Rogers, Clint (Smith Bits a Schlumberger Company) | Jangani, Reza (Smith Bits a Schlumberger Company) | Spedale, Angelo (Smith Bits a Schlumberger Company) | Sadawarte, Sagar (Smith Bits a Schlumberger Company)
The Mereenie development project is targeting oil and evaluating natural gas reservoirs in the lightly drilled Amadeus Basin. In 2012, an operating company started searching for methods to improve rate of penetration (ROP) drilling the 8¾? vertical hole section through the difficult Stairway and Pacoota sandstone formations. The lithology consists of very abrasive and hard siltstone/sandstone with UCS up to over 30,000 psi. The hole section starts at 500 m and generally requires 700 m of total wellbore to reach KOP at 1200 m. The section has historically been drilled with PDC and Roller Cone bits with mud as the circulating medium. Both types of BHAs produced unacceptably slow ROP and required multiple trips to reach TD. The operator required a new approach.
To accomplish the objective, the operator wanted to switch from mud to underbalanced drilling using an air percussion BHA equipped with a hammer bit. However, an analysis using a well records database showed that only short (10–30m) shallow surface intervals had been drilled in Australia with percussion air hammers mostly in mining applications in the 1980–90's.
To increase the chance for early success, the operator wanted to import the latest air hammer tools and drilling techniques from North America. The provider suggested taking lessons learned from the Northeast USA where air hammer drilling plays a major role in developing oil and gas reserves in the region. The two applications are similar with regards to formation characteristics and the drilling team concluded the provider's downhole tool technology, service culture and experience/expertise would be integral to project success. In Q4 2013 the provider drilled the fastest and deepest percussion air hammer run in Australia's Oil and Gas history at 24 m/hr, 700% faster than the previous ROP achieved with PDC or Roller Cone.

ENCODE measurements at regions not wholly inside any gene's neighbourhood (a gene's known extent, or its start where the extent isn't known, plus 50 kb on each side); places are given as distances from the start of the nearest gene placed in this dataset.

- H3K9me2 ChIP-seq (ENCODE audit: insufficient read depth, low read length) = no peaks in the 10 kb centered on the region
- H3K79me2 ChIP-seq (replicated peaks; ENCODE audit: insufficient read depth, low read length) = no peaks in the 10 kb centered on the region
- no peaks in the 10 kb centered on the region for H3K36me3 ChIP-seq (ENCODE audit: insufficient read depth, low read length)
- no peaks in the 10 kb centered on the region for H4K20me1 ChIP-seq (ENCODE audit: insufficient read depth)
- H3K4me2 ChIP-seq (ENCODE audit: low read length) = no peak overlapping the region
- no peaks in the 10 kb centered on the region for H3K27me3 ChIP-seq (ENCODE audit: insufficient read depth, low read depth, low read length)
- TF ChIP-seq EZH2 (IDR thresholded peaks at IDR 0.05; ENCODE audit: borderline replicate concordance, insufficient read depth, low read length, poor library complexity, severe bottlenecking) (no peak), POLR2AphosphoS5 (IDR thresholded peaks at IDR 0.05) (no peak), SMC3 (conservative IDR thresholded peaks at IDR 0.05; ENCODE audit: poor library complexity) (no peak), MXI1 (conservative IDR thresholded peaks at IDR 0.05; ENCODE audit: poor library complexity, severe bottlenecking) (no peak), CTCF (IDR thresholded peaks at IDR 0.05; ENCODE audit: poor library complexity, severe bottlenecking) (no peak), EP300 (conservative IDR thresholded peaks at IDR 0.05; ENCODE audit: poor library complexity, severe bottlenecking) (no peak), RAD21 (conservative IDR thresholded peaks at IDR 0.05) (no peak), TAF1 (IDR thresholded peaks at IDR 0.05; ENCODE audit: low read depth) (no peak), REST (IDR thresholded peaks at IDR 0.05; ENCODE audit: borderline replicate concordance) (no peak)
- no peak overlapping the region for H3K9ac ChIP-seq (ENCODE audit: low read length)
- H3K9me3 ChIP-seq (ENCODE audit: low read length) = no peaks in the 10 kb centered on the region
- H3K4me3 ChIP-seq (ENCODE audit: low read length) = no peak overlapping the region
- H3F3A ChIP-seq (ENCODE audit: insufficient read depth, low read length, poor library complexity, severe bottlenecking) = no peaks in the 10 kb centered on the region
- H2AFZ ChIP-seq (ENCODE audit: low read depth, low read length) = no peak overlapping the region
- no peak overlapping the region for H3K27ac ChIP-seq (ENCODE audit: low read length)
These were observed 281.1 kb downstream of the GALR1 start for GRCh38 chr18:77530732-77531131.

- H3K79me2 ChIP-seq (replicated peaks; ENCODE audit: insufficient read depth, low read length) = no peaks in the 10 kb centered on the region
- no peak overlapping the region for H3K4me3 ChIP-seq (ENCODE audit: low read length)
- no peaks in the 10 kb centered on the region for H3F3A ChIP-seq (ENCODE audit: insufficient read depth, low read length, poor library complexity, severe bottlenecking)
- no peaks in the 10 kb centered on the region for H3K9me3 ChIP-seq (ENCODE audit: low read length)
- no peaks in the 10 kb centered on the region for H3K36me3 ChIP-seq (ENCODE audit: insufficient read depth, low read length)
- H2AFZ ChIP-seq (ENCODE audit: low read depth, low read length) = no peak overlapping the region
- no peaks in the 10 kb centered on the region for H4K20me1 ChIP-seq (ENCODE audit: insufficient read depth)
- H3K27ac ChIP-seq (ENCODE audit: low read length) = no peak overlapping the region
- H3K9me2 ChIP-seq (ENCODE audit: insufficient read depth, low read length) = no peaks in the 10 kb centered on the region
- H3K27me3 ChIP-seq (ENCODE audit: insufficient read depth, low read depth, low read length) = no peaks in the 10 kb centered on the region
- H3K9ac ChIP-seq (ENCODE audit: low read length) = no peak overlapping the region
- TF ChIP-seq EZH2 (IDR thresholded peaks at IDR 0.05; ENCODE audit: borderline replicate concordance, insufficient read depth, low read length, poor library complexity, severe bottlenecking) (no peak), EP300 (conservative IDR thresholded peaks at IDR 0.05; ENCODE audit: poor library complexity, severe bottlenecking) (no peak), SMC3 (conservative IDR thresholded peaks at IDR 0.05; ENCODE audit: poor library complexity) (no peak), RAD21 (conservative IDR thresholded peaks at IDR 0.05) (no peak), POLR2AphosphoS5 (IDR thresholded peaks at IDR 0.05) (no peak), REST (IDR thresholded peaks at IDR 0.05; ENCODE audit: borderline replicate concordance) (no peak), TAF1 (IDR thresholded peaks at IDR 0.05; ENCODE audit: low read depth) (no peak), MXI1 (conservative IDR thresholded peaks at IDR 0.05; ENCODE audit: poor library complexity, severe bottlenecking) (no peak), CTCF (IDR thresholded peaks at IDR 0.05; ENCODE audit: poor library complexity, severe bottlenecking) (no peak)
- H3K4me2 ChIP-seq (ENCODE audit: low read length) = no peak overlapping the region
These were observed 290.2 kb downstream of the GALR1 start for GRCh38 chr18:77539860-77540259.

EQT Production has implemented a new technique for drilling horizontal wells in the hard formations of the Appalachian Basin. Air percussion drilling has been adopted for use horizontally in the Berea sandstone, a hard and abrasive sandstone reservoir that had been traditionally drilled with roller cone bits. The evolution of the technology started with a packed-hole assembly that was trialed on three wells using stabilizer placement to provide directional control in the horizontal. The results were promising as penetration rates increased, but many trips were required to keep the wellbore in the desired target zone. To improve directional
control, a percussion BHA with a bent housing positive displacement motor (PDM) was implemented. The introduction of the positive displacement motor with the air hammer produced the same penetration rates seen in the packed-hole assembly while providing the directional control needed. Since mid 2009, the PDM percussion assembly has become the standard practice for drilling Berea horizontal wells, replacing the roller cone BHA. Through June 2010, over 40 wells have been drilled using the assembly. The lateral portion for a majority of the wells is now drilled in one run, reducing total drilling time from 22 to 13 days, dry hole costs by over one half and total well costs by about one third.